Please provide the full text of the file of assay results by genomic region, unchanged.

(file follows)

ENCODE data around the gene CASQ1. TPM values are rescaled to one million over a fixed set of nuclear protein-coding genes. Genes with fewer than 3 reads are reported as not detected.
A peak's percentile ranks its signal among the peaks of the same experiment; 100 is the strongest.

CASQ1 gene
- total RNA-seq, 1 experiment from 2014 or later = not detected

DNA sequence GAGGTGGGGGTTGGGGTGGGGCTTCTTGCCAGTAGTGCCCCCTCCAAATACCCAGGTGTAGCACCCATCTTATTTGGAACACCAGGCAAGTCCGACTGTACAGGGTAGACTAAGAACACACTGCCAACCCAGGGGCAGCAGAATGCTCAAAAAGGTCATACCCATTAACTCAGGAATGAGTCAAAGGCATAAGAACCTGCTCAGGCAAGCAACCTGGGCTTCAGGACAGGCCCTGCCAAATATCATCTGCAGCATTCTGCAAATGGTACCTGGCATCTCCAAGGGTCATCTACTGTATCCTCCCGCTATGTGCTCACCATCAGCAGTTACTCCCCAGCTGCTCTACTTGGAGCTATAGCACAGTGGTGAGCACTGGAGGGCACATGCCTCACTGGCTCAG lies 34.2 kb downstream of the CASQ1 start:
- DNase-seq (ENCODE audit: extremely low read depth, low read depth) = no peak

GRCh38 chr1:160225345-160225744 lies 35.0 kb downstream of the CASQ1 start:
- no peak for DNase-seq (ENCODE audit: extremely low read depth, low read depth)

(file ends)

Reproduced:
ENCODE data around the gene CASQ1. TPM values are rescaled to one million over a fixed set of nuclear protein-coding genes. Genes with fewer than 3 reads are reported as not detected.
A peak's percentile ranks its signal among the peaks of the same experiment; 100 is the strongest.

CASQ1 gene
- total RNA-seq, 1 experiment from 2014 or later = not detected

DNA sequence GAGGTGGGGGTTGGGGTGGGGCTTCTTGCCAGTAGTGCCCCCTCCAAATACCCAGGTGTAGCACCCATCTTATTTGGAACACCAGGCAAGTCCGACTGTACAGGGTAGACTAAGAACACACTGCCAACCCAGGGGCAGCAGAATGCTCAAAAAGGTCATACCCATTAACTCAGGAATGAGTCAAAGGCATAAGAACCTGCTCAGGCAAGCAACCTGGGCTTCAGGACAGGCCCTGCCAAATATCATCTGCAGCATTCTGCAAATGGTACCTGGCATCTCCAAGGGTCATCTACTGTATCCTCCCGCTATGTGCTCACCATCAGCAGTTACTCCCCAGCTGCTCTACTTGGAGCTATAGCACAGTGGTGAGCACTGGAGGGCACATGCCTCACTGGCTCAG lies 34.2 kb downstream of the CASQ1 start:
- DNase-seq (ENCODE audit: extremely low read depth, low read depth) = no peak

GRCh38 chr1:160225345-160225744 lies 35.0 kb downstream of the CASQ1 start:
- no peak for DNase-seq (ENCODE audit: extremely low read depth, low read depth)